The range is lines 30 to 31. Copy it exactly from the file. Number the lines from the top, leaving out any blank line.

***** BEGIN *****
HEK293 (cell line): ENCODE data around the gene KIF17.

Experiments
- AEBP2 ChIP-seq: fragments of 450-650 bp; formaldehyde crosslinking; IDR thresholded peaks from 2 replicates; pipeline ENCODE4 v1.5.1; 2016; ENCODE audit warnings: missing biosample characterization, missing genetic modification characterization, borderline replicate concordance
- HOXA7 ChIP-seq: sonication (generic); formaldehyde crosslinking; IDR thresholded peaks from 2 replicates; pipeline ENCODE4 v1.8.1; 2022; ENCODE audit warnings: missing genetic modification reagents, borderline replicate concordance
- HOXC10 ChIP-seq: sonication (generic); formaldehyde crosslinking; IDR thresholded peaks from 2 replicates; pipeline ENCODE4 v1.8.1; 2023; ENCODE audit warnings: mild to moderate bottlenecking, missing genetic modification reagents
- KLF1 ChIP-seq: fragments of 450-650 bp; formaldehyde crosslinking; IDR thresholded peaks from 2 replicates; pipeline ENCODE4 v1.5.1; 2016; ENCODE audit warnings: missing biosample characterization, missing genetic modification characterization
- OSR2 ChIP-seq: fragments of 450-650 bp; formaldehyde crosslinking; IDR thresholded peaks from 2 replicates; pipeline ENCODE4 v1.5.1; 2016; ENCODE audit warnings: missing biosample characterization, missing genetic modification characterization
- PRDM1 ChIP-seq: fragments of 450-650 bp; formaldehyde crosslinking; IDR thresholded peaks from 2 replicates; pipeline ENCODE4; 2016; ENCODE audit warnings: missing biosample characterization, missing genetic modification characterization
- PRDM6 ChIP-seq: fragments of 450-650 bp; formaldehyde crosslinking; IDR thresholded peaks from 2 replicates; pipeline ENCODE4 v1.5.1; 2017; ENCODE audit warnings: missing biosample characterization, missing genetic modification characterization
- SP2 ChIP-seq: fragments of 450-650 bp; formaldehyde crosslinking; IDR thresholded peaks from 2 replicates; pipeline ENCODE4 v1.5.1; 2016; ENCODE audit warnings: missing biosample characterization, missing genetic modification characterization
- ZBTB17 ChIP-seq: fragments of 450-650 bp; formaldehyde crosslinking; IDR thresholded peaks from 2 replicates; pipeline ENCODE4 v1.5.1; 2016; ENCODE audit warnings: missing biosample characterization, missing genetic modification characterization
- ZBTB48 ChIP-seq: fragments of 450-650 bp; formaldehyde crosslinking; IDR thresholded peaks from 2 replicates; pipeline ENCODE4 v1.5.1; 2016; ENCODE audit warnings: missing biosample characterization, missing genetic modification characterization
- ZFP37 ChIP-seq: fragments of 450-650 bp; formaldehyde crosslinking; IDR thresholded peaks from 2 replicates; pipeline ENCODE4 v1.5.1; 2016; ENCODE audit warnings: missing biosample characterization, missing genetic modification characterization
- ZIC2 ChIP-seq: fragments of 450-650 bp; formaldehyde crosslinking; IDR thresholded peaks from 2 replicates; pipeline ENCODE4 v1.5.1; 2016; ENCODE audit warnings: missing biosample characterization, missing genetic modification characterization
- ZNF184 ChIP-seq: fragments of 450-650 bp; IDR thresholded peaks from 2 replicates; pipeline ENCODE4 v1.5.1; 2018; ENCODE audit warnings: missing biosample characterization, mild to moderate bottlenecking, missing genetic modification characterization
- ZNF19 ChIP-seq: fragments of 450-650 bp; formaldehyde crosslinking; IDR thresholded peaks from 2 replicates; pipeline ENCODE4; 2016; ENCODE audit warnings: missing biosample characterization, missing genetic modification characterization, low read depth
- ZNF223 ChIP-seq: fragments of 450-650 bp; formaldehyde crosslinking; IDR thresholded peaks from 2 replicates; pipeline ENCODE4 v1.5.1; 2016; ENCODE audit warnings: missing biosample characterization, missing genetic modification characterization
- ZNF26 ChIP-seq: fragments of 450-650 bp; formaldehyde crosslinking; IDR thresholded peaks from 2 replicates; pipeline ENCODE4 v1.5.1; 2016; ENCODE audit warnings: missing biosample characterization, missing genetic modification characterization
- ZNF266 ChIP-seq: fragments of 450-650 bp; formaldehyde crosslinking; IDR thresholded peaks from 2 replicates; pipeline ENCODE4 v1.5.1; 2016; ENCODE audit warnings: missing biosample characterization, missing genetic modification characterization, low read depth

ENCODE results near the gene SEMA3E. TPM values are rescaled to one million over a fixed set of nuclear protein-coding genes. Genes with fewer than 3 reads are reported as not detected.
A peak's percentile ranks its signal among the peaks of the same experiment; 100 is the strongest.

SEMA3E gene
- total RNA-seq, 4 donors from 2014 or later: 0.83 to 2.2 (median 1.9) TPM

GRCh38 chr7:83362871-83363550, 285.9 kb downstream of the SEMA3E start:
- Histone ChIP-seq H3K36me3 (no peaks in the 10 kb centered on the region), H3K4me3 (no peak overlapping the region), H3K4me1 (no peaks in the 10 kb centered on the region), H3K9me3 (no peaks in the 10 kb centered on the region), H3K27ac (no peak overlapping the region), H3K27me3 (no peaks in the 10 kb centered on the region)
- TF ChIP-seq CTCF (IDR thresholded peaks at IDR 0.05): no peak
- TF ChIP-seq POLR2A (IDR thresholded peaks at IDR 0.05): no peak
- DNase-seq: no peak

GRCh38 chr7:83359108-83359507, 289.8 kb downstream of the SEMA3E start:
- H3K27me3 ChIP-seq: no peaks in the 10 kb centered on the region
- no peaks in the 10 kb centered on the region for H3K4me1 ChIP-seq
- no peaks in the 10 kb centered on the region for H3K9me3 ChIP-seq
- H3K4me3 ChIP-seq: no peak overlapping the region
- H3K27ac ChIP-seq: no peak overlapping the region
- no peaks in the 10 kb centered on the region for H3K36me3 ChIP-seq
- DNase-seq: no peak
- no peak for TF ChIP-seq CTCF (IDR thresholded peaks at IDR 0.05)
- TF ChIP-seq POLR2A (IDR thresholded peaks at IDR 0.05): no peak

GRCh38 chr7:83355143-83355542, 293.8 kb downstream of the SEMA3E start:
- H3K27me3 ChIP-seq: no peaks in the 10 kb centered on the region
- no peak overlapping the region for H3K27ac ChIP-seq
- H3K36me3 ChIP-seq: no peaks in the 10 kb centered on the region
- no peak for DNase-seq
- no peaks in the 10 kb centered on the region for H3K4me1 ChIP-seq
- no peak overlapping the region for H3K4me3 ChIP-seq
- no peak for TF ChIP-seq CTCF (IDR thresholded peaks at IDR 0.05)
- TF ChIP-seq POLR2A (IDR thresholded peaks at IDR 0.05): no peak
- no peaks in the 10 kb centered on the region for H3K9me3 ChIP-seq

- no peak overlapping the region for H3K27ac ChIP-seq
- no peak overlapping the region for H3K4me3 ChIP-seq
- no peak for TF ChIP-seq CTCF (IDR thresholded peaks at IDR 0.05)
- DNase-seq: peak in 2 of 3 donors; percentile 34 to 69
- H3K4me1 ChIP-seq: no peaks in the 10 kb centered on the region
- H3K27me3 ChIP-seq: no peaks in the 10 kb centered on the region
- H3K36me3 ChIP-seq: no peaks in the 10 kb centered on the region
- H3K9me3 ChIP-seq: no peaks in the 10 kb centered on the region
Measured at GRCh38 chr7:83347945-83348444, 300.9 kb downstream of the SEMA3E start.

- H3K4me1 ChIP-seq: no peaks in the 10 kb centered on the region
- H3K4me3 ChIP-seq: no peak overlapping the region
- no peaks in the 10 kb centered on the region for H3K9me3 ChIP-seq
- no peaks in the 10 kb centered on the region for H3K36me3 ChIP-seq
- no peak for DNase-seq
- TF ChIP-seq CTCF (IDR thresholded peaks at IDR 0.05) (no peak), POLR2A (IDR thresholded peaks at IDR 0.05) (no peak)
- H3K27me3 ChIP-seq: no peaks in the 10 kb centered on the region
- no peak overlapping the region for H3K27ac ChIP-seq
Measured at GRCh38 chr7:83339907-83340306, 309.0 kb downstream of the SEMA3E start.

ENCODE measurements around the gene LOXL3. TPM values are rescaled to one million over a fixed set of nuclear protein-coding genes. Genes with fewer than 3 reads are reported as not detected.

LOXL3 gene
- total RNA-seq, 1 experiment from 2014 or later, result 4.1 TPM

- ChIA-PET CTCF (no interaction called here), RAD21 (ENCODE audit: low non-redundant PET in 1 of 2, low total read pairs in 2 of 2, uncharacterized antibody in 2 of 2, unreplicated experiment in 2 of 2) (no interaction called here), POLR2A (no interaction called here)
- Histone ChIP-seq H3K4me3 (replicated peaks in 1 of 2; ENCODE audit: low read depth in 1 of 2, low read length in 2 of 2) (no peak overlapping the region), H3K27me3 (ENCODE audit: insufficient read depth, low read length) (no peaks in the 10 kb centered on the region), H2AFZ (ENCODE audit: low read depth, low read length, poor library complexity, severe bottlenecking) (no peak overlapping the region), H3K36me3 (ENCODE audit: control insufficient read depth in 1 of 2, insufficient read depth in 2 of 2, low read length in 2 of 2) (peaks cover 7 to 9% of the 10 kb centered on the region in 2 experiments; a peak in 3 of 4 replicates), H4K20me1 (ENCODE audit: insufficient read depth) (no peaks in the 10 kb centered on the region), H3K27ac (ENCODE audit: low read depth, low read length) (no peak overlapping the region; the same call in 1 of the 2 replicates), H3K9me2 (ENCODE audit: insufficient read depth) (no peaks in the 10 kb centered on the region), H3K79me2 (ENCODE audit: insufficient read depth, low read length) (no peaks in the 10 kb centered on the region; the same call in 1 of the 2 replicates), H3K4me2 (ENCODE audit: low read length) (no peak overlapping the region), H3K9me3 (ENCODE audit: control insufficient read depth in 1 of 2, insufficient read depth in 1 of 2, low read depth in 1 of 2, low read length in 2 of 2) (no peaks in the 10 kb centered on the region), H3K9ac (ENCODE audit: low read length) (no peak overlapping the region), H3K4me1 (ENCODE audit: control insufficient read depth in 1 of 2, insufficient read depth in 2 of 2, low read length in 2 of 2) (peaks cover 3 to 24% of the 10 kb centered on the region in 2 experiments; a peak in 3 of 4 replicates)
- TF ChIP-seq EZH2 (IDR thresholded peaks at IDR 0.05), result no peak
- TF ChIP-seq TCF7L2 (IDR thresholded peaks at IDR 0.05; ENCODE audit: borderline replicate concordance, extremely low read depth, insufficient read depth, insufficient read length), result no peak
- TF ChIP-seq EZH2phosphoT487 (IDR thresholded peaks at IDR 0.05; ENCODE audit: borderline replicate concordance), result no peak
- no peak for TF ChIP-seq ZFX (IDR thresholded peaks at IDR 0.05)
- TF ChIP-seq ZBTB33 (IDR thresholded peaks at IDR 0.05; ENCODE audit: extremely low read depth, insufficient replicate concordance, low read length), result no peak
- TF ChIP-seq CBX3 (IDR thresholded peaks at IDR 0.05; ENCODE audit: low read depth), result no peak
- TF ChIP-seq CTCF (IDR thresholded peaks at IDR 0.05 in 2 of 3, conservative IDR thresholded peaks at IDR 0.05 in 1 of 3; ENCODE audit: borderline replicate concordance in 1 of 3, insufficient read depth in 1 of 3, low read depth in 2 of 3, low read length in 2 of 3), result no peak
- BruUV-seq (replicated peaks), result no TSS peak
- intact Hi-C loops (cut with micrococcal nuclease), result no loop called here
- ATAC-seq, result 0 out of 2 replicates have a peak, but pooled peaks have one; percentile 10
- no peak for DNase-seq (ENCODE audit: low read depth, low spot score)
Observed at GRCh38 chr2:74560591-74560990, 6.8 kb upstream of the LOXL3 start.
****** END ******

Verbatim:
- H3K27me3 ChIP-seq: no peaks in the 10 kb centered on the region
- no peaks in the 10 kb centered on the region for H3K4me1 ChIP-seq